Simon Matthews celebrates a neglected classic by an Angry Young Man.
The Death of William Posters
WH Allen, 1965
What is the UK’s most politically radical novel? Do we know? Have we ever checked? The Guardian assemble rankings of the ‘best of’ political books, almost entirely non-fiction, but no comparable collection of political novels seems to have been contemplated. Which is a bit odd. After all, there are plenty of lists of recommended feminist or gay fiction, children’s books, science fiction and so on, but not of anything political.
A case might be made for the likes of 1984, but surely that is more of a dystopia? It occurs that we haven’t really seen the contemporary political novel being championed since the days of Galsworthy, Bennett and Wells. In the absence, then, of a list of notable works of that type, one candidate that comes to mind is Alan Sillitoe’s The Death of William Posters.
It appeared in 1965, when Sillitoe was 37 and enjoying an unimpeachable reputation as one of the ‘angry young men’. Saturday Night and Sunday Morning (1958, filmed 1960 with Albert Finney) had topped the best-sellers and swept the board at the BAFTAs. The Loneliness of the Long-Distance Runner (1959, filmed 1962 with Tom Courtenay) was much liked and The General (1960) was optioned by Universal, later appearing as the block-buster war film Counterpoint, starring Charlton Heston.
Then came Key to the Door, a 1961 prequel to Saturday Night and Sunday Morning, with the central character – Brian Seaton, Arthur’s older brother – conscripted and sent to fight Communism in Malaya. Unwillingly as it happens. He sympathises with the rebels, has a relationship with a local Chinese woman, and transmits poetry, via morse code, into the jungle rather than obey orders. Ah….
Key to the Door failed to repeat the success of his opening trio. There were few in the UK who actually wanted communists to win, even in Malaya. Audiences in general indicated their preference a few years later for trouble-free reads like The Virgin Soldiers, with its mixture of action, sex and not much ideology at all.
Sillitoe’s rejection of conventional western politics with all its pro-establishment compromises, his contempt for consumerism as a sop to stupefy the working class and his anti-colonial slant had admirers elsewhere, though. The Soviet Union, on behalf of the extended eastern bloc, embraced him as the authentic voice of the disillusioned western proletariat and reprinted his works, with typical runs of over a million, for use as set texts in schools and colleges. In 1962 he was allowed an access-all-areas unsupervised personal visit to the USSR, the result of which, his 1964 travelogue Road to Volgograd, provided an interesting, and accurate, portrait of late period communism in practice.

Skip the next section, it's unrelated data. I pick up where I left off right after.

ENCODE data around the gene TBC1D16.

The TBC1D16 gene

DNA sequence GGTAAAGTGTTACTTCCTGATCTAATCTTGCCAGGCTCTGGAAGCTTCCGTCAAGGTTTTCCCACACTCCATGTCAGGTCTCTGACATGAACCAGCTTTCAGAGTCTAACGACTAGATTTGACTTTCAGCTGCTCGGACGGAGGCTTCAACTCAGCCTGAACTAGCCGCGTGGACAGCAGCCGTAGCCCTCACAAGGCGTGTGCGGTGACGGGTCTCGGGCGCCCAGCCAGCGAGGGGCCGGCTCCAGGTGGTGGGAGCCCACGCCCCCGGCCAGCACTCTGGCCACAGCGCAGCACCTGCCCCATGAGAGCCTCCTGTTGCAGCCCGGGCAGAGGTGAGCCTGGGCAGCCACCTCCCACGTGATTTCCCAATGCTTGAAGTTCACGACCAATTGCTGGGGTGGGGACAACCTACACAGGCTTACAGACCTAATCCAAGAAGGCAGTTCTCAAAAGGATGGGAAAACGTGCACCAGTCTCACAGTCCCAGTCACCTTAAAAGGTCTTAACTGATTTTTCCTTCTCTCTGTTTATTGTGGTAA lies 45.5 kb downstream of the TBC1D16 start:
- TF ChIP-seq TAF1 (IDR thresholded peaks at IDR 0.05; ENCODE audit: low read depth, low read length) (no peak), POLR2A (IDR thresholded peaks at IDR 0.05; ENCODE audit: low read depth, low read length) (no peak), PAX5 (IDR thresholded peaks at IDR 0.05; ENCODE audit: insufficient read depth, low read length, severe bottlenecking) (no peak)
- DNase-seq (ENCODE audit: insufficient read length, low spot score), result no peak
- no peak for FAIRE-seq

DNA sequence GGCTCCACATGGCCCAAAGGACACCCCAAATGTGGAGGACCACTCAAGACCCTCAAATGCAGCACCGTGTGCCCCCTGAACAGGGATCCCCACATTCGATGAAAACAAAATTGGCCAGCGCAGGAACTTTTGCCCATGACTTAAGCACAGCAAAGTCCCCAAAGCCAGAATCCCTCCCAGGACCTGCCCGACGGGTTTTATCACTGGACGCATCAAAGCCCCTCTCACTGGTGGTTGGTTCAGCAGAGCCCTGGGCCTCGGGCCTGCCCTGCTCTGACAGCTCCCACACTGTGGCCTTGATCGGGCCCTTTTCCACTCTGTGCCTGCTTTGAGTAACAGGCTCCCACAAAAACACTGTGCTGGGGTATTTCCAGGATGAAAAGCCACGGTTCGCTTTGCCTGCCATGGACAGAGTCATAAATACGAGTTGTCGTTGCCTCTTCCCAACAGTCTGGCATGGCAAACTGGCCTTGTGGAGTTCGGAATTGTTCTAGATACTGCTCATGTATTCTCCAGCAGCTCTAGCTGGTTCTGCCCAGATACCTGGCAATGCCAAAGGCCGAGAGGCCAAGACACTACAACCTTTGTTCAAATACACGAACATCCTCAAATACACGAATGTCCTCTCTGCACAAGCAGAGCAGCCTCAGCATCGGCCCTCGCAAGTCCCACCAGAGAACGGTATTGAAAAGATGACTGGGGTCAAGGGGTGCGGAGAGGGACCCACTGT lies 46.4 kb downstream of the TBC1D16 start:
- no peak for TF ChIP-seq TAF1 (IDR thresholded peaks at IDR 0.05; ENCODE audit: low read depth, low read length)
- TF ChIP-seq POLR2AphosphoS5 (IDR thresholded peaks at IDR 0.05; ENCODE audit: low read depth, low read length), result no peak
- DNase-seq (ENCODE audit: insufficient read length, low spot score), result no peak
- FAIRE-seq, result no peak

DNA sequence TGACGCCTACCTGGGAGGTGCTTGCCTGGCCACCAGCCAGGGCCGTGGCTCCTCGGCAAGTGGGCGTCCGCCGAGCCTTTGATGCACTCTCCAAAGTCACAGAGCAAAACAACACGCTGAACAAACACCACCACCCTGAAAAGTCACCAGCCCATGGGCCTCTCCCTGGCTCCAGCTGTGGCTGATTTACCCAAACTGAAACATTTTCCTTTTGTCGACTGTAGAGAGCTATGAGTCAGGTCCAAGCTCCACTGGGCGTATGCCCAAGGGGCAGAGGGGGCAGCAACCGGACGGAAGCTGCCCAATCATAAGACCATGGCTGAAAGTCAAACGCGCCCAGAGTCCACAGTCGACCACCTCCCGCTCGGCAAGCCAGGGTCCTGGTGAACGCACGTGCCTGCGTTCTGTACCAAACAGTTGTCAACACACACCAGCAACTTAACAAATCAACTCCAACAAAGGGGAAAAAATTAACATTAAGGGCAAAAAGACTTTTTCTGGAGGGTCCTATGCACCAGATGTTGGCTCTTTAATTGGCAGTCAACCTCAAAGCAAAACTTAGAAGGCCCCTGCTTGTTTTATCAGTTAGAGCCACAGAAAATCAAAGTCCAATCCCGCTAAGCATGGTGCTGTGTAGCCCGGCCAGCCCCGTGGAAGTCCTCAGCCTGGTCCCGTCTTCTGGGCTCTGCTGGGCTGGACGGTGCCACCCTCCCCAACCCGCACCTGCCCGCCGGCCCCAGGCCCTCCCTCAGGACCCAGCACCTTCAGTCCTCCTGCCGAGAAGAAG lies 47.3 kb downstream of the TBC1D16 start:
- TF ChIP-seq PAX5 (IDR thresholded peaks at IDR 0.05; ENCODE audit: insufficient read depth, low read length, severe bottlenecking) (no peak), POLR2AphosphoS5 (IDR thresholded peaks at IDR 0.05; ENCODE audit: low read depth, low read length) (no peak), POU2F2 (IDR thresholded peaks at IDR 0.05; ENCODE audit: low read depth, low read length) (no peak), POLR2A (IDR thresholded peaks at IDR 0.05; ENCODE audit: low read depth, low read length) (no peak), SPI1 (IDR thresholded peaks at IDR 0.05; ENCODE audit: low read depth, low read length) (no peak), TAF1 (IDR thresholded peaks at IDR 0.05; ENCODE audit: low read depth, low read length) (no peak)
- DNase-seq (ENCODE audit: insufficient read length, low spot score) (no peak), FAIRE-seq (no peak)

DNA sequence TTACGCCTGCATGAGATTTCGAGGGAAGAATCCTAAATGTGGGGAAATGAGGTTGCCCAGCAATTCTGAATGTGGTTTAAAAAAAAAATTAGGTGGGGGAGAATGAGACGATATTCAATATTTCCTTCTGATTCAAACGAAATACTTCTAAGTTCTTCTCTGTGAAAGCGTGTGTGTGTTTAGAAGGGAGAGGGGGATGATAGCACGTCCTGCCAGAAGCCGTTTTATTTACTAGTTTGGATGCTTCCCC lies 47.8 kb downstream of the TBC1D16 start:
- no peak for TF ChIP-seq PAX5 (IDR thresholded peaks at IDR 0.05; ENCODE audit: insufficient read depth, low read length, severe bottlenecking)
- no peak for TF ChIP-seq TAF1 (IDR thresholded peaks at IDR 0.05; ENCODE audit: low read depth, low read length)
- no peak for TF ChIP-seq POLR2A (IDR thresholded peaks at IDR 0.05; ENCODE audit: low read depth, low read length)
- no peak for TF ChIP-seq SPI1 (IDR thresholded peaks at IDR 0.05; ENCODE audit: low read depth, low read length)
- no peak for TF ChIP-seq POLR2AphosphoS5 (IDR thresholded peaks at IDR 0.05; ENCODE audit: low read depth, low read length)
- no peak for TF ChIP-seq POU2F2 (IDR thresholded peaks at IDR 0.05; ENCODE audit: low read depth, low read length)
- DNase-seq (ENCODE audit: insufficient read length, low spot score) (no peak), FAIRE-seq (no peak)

After which came The Death of William Posters.
In many ways a reprise of the attitudes displayed in Key to the Door, this replaces Brian Seaton with Frank Dawley, a factory worker who walks away from his job, wife and children to roam the UK after coming to terms with his own views about society and his place within it. Dawley, in a neat narrative device, identifies himself with ‘Bill Posters’, a composite proletarian character with antecedents back to Robin Hood, Jack Cade, the Luddites and many others.
He ends up in a Lincolnshire village where he moves in with a very well-educated District Nurse. Eventually, her estranged husband turns up, fisticuffs ensue and Dawley moves on to arrive in London where he rents a bed-sit in a crumbling house in Camden Road, painting his room completely white (very, very 1960’s, the all-white interior) and spends his days visiting galleries and pubs and holding down a series of short-term manual jobs.